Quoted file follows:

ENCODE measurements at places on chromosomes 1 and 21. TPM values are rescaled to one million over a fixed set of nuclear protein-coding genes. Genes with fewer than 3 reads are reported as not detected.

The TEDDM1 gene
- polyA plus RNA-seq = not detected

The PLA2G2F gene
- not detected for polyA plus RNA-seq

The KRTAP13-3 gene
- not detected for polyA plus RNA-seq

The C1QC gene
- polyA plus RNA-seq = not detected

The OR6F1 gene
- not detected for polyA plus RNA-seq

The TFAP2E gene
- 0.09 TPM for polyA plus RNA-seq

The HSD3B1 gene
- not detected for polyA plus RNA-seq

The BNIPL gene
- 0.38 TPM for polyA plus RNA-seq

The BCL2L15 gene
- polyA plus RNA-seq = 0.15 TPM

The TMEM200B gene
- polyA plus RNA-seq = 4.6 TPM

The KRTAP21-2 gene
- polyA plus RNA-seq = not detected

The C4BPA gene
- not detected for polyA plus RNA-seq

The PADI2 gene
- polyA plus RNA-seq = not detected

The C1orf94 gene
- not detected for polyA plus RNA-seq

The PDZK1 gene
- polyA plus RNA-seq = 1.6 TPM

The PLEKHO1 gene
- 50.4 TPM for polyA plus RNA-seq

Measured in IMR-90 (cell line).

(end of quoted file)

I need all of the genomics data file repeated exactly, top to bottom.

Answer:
ENCODE measurements at places on chromosomes 1 and 21. TPM values are rescaled to one million over a fixed set of nuclear protein-coding genes. Genes with fewer than 3 reads are reported as not detected.

The TEDDM1 gene
- polyA plus RNA-seq = not detected

The PLA2G2F gene
- not detected for polyA plus RNA-seq

The KRTAP13-3 gene
- not detected for polyA plus RNA-seq

The C1QC gene
- polyA plus RNA-seq = not detected

The OR6F1 gene
- not detected for polyA plus RNA-seq

The TFAP2E gene
- 0.09 TPM for polyA plus RNA-seq

The HSD3B1 gene
- not detected for polyA plus RNA-seq

The BNIPL gene
- 0.38 TPM for polyA plus RNA-seq

The BCL2L15 gene
- polyA plus RNA-seq = 0.15 TPM

The TMEM200B gene
- polyA plus RNA-seq = 4.6 TPM

The KRTAP21-2 gene
- polyA plus RNA-seq = not detected

The C4BPA gene
- not detected for polyA plus RNA-seq

The PADI2 gene
- polyA plus RNA-seq = not detected

The C1orf94 gene
- not detected for polyA plus RNA-seq

The PDZK1 gene
- polyA plus RNA-seq = 1.6 TPM

The PLEKHO1 gene
- 50.4 TPM for polyA plus RNA-seq

Measured in IMR-90 (cell line).